It was what we call bonus sunshine. Sun when everyone said it would rain.
The kind of day where you feel strange putting on a big coat. But after an hour’s tasting in a cool cellar, you’re really glad you kept the extra lining in your coat. It’s actually a tough season for tasting in Burgundy because the cellars are still so cold from the winter- especially this winter, which seemed interminable. But when you go back outside you are blinded by the light and have to peel off layers so that your blood won’t boil.
The kind of day that makes you want to sit out on a terrace for lunch. But if the wind picks up at all, you realize it’s still a little early. That’s early April in France for you.
I was running around Burgundy in an out of cellars with some Japanese. And in the Cote de Nuits, by far the best place for lunch is Le Castel de Tres Girard in Morey St Denis. Not to mention that the luncheon menu is an absolute steal. They actually have a terrace wherethey can serve lunch and dinner, but it was just a little too chilly.
Historically, they had a lot of ups and downs with their cuisine at the Castel. But now they have an incredible chef. He’s been there for less than a year but Franck Schmitt is perhaps the most creative and audacious chef in all of Burgundy today. His cooking times are perfect. His use of veggies and spice is wonderfully unique.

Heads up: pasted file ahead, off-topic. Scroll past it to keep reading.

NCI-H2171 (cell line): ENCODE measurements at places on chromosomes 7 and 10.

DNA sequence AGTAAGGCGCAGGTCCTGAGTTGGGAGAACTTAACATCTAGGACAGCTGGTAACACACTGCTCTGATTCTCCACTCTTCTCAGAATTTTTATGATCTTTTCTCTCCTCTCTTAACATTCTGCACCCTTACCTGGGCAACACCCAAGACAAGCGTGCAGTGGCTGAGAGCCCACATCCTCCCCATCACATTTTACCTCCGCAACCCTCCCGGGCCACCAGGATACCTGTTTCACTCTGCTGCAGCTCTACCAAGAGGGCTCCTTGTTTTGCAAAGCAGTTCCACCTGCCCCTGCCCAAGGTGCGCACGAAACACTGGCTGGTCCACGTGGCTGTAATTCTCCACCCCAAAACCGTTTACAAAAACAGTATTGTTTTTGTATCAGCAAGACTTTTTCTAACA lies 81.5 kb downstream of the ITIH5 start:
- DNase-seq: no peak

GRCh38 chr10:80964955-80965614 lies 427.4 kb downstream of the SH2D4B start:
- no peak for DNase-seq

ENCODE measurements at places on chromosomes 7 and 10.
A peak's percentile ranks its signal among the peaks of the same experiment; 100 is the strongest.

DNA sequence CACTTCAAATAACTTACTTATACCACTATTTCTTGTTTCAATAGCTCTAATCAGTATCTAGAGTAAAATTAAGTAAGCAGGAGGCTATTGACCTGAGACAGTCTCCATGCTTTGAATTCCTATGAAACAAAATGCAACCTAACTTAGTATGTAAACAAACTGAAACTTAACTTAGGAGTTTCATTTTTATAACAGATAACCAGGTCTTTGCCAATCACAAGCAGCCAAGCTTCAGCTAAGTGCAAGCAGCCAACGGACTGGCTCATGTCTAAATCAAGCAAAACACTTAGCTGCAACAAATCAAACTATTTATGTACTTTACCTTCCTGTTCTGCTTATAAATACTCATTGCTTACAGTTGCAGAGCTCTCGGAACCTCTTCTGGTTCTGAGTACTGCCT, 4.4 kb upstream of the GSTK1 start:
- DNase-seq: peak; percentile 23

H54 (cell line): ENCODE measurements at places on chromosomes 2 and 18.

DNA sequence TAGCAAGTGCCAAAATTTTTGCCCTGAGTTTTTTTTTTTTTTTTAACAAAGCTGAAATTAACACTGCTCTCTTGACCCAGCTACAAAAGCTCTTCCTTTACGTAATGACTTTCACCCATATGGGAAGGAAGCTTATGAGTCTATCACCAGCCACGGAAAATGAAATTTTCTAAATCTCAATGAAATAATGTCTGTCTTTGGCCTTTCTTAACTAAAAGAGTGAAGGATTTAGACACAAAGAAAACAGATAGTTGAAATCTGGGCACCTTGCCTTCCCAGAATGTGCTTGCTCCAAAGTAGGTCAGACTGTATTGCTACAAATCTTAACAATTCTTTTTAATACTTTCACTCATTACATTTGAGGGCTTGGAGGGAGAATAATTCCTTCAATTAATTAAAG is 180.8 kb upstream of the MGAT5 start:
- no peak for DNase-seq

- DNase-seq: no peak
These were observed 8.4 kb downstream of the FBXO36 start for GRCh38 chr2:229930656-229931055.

Nothing but nothing prepared me for this risotto. Certainly the most unique and audacious risotto I have ever had. And yet quite simple. Beetroot risotto with mange tout and cashew nuts. Serving a truly vegetarian dish as a main course in Burgundy is quite rare. Just having it on the menu is a mini revolution for Burgundy.
Besides the bubble gum hot pink color, the beetroot gave a sweetness and a delicate earthiness to the rice. The mange tout pea pods brought a hot green color, stark contrasts with the pink. But the pea pods were also bitter which balances out with the huge amount of Parmesan. In a traditional risotto, Parmesan can dominate the dish with its dry bitterness, but here it was not excessive. And the cashew nuts echoed the nuttiness of rice and Parmesan. Like full circle. Perfect harmony.
All of the bright colors and spring time veggies with sun beaming into the restaurant got me very excited about spring!
The rice was firm but not crunchy. What I consider perfect aldente (the way it feels under your teeth). Finding the right cooking time of the rice is essential, too, for a successful risotto. The more aldente the rice is cooked, the more bitterness in the rice. But for the balance with the other ingredients, a little bitterness from the rice is important. Too much bitterness, too undercooked, can ruin the dish. Too cooked and the rice is like mush, not enough for building a good risotto. Aldente is that perfect moment in between over cooked and not cooked enough.
The Japanese guy I was with ordered the risotto too. He was looking rather perplexed. When I asked what he thought of it, his interpreter told me ‘He doesn’t know if it is good or bad.” We laughed. Previous to our lunch, he had spent 7 days in Italy.
But I don’t think he left one grain of rice in his dish. Neither did I.
This risotto literally blew my mind. And made me think about risotto in a totally new way.
A number of years ago, I worked in the kitchen of the best restaurant in Rome, where for several months I was the risotto maker of the restaurant who happened to be known for having one of the best risottos in Italy.